- A landmark November 2006 legal case on behalf of the Recording Industry Association of America and other global trade organizations sought to criminalize all Internet file sharing of any kind as copyright infringement, effectively shutting down the world wide web - and their argument was supported by the U.S. government.

- A landmark legal ruling in Sydney goes further than ever before in setting the trap door for the destruction of the Internet as we know it and the end of alternative news websites and blogs by creating the precedent that simply linking to other websites is breach of copyright and piracy.

- The European Union, led by former Stalinist John Reid, has also vowed to shut down “terrorists” who use the Internet to spread propaganda.

- The EU data retention bill, passed after much controversy and implemented in 2007, obliges telephone operators and internet service providers to store information on who called who and who emailed who for at least six months. Under this law, investigators in any EU country, and most bizarrely even in the US, can access EU citizens’ data on phone calls, sms’, emails and instant messaging services.

- The EU also proposed legislation that would prevent users from uploading any form of video without a license.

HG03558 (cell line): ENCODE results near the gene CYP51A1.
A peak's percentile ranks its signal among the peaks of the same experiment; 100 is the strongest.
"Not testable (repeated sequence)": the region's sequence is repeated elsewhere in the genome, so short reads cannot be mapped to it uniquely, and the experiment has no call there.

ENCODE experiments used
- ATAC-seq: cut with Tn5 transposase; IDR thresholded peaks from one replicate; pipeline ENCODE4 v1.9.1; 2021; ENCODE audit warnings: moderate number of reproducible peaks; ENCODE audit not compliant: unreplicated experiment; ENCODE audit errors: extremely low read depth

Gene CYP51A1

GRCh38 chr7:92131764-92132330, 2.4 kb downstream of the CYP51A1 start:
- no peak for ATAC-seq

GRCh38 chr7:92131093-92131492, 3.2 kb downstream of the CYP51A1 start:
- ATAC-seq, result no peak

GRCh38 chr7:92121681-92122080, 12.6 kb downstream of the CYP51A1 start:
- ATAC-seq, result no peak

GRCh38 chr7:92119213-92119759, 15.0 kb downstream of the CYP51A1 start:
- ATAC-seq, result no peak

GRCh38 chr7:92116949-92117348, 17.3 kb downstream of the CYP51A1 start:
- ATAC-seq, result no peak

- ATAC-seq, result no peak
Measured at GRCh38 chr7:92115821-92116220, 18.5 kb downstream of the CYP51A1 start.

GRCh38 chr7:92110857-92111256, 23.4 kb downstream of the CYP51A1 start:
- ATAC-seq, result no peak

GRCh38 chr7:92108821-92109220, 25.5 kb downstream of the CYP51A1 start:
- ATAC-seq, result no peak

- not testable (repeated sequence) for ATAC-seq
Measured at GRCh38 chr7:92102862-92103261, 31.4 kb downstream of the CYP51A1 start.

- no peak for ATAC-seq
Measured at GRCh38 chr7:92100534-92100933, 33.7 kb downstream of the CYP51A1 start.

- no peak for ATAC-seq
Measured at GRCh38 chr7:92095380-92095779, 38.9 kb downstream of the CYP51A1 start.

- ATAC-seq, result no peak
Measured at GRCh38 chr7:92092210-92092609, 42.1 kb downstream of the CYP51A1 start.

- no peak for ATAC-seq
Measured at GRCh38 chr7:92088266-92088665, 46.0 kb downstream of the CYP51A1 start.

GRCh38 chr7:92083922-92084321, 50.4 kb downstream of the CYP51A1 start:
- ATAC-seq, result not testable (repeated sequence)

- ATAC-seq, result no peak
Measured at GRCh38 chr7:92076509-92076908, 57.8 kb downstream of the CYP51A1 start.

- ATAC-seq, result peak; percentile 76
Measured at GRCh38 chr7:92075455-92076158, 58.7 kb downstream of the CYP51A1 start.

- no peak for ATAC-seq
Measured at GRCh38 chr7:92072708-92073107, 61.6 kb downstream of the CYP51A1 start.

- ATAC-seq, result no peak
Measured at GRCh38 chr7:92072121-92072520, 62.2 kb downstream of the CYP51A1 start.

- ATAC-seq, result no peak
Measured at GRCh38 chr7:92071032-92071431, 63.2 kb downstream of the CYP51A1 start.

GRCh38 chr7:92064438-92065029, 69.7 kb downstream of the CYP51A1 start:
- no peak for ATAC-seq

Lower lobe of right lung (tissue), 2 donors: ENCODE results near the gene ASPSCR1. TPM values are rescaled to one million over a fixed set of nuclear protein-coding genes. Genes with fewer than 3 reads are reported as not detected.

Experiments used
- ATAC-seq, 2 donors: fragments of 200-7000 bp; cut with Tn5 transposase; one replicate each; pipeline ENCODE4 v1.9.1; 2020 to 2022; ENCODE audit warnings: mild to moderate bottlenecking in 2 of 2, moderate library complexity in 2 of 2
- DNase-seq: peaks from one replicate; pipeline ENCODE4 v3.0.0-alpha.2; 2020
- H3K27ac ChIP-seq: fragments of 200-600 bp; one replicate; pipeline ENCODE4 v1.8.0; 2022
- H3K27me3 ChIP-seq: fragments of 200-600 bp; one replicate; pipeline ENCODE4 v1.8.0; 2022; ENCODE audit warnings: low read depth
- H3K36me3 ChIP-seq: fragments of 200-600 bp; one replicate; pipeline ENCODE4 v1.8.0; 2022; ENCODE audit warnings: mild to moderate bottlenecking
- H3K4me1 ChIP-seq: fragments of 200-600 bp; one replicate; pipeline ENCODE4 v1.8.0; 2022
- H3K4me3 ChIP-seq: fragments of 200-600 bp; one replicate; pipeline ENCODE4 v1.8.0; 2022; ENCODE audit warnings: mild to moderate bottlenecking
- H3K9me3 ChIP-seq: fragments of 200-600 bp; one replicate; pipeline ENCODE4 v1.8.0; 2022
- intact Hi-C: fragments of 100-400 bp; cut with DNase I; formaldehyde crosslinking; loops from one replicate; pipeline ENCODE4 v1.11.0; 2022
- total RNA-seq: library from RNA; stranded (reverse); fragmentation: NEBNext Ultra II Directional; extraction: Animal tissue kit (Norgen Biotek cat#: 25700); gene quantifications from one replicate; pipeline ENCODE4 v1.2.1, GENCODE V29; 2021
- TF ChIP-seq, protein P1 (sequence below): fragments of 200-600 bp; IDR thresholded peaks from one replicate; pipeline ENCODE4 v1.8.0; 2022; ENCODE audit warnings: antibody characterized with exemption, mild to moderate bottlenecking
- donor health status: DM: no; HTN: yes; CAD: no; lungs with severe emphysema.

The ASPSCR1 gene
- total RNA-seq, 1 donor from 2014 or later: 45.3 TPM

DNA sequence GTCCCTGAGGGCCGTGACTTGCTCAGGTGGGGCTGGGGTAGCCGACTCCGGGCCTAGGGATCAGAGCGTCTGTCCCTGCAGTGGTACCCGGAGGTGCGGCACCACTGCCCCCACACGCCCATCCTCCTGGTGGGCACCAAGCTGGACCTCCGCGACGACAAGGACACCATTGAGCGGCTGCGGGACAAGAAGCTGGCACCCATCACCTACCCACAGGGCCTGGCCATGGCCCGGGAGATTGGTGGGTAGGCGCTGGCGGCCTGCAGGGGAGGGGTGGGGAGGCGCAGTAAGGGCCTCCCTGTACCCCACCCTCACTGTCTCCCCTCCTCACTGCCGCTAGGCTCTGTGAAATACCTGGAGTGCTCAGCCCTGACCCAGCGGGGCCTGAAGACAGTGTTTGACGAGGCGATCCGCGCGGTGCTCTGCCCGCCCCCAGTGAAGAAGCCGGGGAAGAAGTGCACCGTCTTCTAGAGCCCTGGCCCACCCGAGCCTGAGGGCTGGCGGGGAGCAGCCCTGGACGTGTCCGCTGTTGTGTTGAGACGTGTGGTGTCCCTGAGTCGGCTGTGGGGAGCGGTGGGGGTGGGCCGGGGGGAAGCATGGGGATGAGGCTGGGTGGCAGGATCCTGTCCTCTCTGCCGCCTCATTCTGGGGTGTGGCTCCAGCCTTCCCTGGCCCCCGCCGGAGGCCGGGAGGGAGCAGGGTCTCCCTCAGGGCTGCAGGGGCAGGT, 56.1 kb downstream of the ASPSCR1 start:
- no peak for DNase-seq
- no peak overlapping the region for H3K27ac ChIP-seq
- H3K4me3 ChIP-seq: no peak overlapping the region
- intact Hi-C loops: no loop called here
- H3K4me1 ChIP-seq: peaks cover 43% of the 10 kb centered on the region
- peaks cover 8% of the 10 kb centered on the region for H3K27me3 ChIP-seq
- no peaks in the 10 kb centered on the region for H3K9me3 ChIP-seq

- The US government is also funding research into social networking sites and how to gather and store personal data published on them, according to the New Scientist magazine. “At the same time, US lawmakers are attempting to force the social networking sites themselves to control the amount and kind of information that people, particularly children, can put on the sites.”

Governments are furious that their ceaseless lies are being exposed in real time on the World Wide Web and have resolved to stifle, regulate and control what truly is the last outpost of real free speech in the world. Internet censorship is perhaps the most pertinent issue that freedom advocates should rally to combat over the course of the next few years, lest we allow a cyber-gag to be placed over our mouths and say goodbye to our last medium of free and open communication.
Posted by: GAK67 [x] - (124.157.91.---)
Date: October 30, 2008 03:44AM
Nearly everything you said is happening there dv8 concerns me, although you have to remember most of these statements are 'proposals' or 'research'. I also believe there is a lot of scremongering going on over these sorts of regulations and your comments fit into that category.

The one that doesn't concern me is this one: